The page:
Jerboas are sexually mature at 14 weeks of age and a female gives birth twice a year during summer. Not much information is available about their mating and parental behavior; however, it is known to deliver two to six young ones at a time. This species is supposedly polygynous and reproduces during summer since winters in the desert are freezing. The young ones take around 8-11 months to develop right hind legs and other features before jumping out of their burrows on their own.

What is their conservation status?

The conservation status of the long-eared Jerboa as of today is Least Concern. Studies show that this species' population is declining due to human encroachment into their habitat regions and adverse summer and winter climatic conditions due to climate changes.

Jerboa Fun Facts

What do Jerboas look like?

Jerboas look like miniature kangaroos with rodent-like faces. They have large hind legs but short forelegs. The face of the animal resembles a rodent with large eyes and whiskers. The ears of this tiny creature can be long in some subspecies. The tail is double the size of its body length, and the color of its fur is beige, brownish-white providing camouflage in its environment. Though there is a resemblance to the kangaroo and a rat, a Jerboa is not a kangaroo rat.

Jerboas look like kangaroos and rats but are not kangaroo rats.

How do they communicate?

Jerboa species have a strong sense of smell. They can pick up vibrations in the sand with their feet. They growl and make hissing sounds to communicate, and some believe that they have their communication for a weather forecast. Studies have revealed that these species engage in dust bathing to use chemical communication.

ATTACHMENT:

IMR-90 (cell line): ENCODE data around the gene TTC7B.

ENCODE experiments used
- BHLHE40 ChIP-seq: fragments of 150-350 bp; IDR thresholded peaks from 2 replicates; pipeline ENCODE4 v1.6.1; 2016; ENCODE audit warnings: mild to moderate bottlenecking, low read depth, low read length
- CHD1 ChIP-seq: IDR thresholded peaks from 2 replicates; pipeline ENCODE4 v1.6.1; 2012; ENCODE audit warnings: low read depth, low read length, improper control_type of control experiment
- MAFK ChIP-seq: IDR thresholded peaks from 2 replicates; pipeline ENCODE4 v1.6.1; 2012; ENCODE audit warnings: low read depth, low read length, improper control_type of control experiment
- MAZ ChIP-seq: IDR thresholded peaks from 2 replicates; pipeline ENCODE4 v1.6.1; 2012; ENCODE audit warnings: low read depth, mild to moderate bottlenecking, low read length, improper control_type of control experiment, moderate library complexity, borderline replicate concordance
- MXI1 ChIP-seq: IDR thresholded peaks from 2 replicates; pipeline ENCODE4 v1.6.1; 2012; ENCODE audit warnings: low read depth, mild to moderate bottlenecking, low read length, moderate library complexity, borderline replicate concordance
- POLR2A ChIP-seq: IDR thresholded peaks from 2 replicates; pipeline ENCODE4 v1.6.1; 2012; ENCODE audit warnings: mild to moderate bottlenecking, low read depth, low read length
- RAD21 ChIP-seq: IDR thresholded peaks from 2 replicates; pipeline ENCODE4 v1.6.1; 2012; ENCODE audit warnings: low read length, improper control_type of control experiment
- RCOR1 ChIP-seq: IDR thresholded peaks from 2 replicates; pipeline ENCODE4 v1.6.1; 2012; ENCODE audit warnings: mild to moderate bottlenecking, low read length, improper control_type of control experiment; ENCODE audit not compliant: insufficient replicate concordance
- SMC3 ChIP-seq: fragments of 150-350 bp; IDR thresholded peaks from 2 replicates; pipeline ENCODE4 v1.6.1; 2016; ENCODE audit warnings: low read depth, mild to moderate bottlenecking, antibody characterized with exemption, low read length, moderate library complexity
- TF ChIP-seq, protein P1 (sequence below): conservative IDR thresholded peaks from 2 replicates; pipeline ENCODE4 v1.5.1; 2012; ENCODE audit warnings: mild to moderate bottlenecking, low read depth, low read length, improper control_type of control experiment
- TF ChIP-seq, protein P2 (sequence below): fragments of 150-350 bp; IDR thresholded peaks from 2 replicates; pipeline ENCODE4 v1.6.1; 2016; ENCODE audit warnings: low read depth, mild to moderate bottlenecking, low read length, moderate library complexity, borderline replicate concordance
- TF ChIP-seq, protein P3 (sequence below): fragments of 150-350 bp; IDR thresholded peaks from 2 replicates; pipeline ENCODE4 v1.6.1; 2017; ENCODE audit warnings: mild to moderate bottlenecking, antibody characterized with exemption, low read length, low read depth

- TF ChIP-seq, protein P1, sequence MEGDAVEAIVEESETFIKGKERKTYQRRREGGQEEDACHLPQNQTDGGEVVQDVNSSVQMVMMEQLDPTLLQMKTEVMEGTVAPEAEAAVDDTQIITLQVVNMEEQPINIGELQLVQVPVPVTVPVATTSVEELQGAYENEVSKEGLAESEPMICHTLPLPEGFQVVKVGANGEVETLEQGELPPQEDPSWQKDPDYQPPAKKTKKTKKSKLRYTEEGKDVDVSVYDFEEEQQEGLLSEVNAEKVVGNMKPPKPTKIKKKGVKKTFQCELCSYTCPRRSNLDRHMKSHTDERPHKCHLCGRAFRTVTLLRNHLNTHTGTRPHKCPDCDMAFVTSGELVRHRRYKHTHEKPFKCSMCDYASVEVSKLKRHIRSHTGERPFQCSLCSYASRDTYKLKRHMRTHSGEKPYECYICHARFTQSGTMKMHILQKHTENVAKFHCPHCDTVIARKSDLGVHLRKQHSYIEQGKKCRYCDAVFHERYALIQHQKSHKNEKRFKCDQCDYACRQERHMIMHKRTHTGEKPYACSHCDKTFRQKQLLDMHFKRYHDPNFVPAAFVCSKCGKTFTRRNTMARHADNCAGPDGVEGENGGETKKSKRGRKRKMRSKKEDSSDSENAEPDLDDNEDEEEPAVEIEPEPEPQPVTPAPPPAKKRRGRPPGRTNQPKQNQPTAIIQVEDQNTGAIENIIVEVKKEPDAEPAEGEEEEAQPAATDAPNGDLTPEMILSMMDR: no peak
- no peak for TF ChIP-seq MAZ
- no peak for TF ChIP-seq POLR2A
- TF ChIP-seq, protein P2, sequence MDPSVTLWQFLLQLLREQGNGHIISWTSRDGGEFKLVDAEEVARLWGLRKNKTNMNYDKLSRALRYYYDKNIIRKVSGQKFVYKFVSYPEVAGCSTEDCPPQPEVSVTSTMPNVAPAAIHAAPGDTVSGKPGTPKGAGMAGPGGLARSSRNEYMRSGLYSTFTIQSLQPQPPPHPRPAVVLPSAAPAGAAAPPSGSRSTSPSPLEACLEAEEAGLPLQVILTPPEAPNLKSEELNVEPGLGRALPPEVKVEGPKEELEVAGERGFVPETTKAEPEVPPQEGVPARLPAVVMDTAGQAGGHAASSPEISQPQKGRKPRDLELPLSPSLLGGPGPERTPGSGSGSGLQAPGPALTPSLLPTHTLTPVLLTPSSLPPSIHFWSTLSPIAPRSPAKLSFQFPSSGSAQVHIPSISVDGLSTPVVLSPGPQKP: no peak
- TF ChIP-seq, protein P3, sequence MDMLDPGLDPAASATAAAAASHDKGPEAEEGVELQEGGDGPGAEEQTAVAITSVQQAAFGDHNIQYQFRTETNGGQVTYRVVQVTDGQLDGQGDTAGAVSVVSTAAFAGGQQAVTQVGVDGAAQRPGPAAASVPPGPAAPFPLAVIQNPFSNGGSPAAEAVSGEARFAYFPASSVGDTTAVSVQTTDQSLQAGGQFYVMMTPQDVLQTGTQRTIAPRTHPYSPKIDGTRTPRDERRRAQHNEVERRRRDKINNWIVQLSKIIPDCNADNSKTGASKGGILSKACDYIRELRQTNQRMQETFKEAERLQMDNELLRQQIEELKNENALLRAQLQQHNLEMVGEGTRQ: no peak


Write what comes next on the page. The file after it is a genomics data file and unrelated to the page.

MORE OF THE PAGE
How big is a Jerboa?

Long-eared Jerboa weighs between 0.9-1.3 oz (3-24 g). They are just as small as rodents with more extended hind feet and larger ears. The body length of a long-eared Jerboa is between 2.8-3.5 in (7-9 cm), whereas its tail is longer than its body length measuring between 5.9-6.4 in (15-16.2 cm). The tail is almost like their fifth limb.

How fast can a Jerboa run?

Jerboas can run up to 15 mph (24 kmph) using all four feet because they are prone to predation. Their only escape from predators is to run away as fast as they can, hide in the burrow, or run out of the burrow in another direction if predators like foxes, cats, snakes, and owls hunt them from there. Otherwise, they walk by jumping or skipping like gaits with their hind feet.

How much does a Jerboa weigh?

Long-eared Jerboa weighs between 0.9-1.3 oz (3-24 g). With comparatively larger back legs, they look like tiny kangaroos but have a mouse-like appearance and are no bigger than them.

What are their male and female names of the species?

No separate names are given for this species' male and female counterparts. However, solitary animal species make burrows in colonies.

What would you call a baby Jerboa?

A baby Jerboa is called a pup. The pup is very tiny with closed eyes and no fur at birth. The four legs are also of the same size as the back legs, and fur takes time to develop.

What do they eat?